This has been a banner week for Apple.
Shares of the tech juggernaut finally traded above $600 for the first time since October 2012. In fact, in the last couple of weeks, Apple's stock is up 13 percent.
But, while the company’s stock is cheap compared with the overall market, it could face obstacles. Nonetheless, the technicals may be pointing the stock ever closer toward its all-time highs.
Gina Sanchez, founder of Chantico Global, says Apple's latest gains have more to do with its relative valuation rather than anything else.
"The story behind Apple is a valuation story," said Sanchez, a CNBC contributor. "It is cheap relative to the industry and so maybe it could have a little more to run."
Apple trades at 13.5 times this year's estimated earnings while the tech-heavy Nasdaq composite index trades at 23.9 times its earnings. The company is even cheap relative to the benchmark S&P 500 index, which trades at 16.7 times earnings.
Yet Sanchez says that the long-term fundamentals for Apple aren't good. Her worry is the company's iPhone business, which accounted for 53 percent of its revenue in 2013.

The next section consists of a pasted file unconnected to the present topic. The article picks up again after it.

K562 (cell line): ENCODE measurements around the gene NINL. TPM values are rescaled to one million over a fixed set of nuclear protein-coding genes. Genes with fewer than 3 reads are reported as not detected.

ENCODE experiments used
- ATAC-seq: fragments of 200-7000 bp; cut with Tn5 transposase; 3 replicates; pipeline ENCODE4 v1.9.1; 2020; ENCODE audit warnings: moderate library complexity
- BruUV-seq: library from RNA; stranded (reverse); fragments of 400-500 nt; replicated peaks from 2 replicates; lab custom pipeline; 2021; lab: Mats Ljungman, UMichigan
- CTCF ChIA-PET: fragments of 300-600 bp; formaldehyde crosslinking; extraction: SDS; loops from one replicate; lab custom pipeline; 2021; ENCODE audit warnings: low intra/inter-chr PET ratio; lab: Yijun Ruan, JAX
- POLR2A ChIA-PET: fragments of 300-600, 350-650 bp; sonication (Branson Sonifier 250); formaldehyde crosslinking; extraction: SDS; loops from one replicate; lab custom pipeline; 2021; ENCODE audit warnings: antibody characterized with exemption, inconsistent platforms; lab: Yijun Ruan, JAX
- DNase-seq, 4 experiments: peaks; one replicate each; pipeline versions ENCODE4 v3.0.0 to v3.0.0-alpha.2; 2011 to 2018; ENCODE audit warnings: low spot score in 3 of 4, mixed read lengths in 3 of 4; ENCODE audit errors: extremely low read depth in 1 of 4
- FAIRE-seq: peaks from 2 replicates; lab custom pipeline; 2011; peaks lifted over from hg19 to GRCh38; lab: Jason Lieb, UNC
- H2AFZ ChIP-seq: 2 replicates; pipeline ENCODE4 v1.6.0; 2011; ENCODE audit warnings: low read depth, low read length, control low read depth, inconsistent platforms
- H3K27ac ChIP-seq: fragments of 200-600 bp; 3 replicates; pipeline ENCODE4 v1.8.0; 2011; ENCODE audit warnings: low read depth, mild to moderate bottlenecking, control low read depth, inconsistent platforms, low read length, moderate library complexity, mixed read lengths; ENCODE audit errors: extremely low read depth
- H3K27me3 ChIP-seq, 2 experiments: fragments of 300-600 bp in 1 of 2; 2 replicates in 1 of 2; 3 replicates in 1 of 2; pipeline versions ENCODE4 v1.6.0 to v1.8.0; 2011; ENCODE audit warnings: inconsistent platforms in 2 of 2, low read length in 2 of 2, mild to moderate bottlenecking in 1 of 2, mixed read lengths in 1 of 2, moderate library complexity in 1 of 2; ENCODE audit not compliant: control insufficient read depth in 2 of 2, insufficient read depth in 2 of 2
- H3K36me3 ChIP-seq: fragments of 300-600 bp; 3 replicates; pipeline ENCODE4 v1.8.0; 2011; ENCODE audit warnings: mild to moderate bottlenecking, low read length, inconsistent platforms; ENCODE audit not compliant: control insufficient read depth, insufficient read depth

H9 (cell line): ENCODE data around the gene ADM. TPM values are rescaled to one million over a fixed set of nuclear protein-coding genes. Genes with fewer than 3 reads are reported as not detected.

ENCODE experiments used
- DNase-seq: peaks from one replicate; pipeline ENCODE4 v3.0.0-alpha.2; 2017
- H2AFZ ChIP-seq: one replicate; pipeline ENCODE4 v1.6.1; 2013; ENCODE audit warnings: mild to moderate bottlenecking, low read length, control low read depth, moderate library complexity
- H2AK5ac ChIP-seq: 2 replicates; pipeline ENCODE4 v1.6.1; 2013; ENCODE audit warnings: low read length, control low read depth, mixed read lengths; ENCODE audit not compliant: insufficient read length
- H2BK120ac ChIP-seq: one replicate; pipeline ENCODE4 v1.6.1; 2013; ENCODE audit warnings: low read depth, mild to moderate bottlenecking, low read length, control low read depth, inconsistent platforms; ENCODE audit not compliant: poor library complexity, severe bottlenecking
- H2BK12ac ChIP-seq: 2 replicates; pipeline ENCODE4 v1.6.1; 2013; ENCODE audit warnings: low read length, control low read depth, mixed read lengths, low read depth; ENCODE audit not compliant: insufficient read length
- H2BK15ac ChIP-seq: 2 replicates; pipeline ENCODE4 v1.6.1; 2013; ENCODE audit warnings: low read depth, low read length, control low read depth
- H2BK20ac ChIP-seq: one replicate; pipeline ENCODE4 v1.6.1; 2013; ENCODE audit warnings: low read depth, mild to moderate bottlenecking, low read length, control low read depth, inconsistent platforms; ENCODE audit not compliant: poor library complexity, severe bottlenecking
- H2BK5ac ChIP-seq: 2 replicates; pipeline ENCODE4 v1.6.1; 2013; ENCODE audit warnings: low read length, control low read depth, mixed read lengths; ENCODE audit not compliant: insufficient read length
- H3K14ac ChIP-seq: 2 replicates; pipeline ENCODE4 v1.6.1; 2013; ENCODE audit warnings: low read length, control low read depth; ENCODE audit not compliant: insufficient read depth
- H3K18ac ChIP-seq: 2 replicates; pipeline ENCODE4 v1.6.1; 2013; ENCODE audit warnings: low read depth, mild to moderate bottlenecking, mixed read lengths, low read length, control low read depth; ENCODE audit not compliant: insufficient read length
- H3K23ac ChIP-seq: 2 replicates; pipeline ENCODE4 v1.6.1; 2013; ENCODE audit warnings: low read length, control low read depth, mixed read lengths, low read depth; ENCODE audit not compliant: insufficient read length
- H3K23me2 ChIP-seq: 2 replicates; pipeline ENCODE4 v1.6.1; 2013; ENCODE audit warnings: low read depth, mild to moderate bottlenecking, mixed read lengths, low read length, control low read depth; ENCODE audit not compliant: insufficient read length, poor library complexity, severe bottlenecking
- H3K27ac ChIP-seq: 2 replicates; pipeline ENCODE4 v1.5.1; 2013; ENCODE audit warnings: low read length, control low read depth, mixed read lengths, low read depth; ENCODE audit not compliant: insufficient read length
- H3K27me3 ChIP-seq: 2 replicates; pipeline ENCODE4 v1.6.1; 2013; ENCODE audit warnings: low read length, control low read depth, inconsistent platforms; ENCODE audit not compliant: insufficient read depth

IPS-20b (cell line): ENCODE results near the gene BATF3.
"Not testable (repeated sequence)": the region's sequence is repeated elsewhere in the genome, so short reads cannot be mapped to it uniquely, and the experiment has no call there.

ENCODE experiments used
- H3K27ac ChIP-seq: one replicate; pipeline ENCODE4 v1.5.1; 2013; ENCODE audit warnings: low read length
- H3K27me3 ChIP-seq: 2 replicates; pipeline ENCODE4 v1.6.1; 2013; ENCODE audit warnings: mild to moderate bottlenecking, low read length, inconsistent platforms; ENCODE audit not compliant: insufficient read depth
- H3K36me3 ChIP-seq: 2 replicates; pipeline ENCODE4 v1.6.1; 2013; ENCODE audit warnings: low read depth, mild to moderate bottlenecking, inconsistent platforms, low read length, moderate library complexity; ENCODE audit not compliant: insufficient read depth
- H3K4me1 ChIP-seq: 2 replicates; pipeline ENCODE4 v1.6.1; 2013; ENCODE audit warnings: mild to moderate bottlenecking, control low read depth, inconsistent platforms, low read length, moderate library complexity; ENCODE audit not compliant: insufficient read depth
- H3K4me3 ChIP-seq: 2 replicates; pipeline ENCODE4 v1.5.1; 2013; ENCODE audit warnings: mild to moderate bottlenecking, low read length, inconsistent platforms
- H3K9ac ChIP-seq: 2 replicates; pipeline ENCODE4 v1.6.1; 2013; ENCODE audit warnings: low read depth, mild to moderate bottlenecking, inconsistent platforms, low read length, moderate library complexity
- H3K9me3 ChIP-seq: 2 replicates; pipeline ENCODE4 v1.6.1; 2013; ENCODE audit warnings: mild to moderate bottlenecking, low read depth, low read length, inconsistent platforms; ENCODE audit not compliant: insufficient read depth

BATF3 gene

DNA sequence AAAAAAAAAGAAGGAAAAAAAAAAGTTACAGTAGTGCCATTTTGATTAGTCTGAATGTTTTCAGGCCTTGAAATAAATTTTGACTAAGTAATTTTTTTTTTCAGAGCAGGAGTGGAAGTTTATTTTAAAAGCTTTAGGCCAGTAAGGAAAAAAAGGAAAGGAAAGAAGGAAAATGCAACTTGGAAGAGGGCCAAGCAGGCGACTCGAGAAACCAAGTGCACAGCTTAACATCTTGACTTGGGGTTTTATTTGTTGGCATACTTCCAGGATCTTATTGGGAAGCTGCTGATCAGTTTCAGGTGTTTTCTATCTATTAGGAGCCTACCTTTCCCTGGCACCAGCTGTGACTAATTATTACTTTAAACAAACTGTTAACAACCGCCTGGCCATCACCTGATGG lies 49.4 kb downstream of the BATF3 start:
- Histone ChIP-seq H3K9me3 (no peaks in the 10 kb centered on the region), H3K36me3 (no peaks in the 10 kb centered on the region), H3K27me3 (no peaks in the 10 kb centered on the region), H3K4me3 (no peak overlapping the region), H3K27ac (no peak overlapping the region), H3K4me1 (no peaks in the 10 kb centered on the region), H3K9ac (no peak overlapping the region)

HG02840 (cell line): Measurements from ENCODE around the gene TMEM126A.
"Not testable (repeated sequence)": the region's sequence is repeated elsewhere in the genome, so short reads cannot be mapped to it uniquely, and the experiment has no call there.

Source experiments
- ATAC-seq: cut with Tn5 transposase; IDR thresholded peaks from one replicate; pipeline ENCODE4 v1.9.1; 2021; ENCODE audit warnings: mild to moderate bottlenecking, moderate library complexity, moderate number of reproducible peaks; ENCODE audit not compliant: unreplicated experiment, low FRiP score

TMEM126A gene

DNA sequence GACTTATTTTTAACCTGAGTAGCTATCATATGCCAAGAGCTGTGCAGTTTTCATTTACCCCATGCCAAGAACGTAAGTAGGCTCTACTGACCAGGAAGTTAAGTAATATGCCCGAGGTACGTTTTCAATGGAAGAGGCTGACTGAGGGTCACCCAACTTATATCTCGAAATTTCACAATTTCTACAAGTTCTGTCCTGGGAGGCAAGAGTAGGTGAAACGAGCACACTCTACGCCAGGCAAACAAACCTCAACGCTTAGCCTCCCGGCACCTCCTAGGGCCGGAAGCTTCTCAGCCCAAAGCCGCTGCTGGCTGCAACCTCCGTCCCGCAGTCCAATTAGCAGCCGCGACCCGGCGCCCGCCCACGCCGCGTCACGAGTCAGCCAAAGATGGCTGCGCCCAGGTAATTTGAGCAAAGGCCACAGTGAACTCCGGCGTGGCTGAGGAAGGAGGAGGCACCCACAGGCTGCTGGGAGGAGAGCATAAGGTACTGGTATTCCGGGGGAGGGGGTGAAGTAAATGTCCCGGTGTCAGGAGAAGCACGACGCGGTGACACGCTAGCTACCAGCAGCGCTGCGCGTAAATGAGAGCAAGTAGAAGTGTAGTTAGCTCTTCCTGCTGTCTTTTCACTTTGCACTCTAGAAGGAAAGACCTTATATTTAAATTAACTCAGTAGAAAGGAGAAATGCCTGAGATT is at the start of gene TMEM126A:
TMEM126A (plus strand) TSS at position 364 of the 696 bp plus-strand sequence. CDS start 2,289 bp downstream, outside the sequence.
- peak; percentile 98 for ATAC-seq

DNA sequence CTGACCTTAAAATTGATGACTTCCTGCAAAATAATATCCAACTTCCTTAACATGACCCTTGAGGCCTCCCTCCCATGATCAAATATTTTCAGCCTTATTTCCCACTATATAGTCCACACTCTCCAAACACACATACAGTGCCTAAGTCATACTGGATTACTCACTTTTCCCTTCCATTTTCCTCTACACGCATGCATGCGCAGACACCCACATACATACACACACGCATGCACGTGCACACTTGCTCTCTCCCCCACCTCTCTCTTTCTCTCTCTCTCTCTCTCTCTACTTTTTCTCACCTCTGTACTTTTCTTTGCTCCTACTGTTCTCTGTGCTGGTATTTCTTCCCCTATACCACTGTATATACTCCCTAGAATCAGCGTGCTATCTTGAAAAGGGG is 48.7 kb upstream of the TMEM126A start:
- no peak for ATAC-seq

"It's about 318 million total iPhone users in the world," Sanchez said. "Replacement demand alone is not going to be able to keep that growth going. So, the iPhone 6 will have to take increasing market share in order to keep the story for Apple positive. And, that's a challenge."
While Sanchez sees some upside ahead for Apple's shares, she warns investors that its fundamentals could be an issue down the road.
"While I do think that there is some room to run on a valuation basis because it is a cheap stock," said Sanchez, "I think that the fundamental story shows some slowing."
Steven Pytlar, chief equity strategist at Prime Executions, is quite positive on Apple's prospects over the next few months.
"The charts look pretty good," said Pytlar. "They tell us that we probably should expect some upside in the near term."
Pytlar sees a "cup and handle" pattern in Apple's 18-month chart. He sees a large base of support for much of 2013 followed by a second, smaller base in 2014 which rounded out at a higher level. Cup and handle formations are considered bullish because stocks are expected to break out above the formation's resistance level. In the case of Apple, Pytlar sees resistance as having been broken around the $575 level.
"It means that investor interest is returning after that long basing process," he said. "This is usually very constructive. Technically, it could project probably to the mid-$600s by the end of the year."
To see the full discussion on Apple, with Sanchez on the fundamentals and Pytlar on the technicals, watch the video above.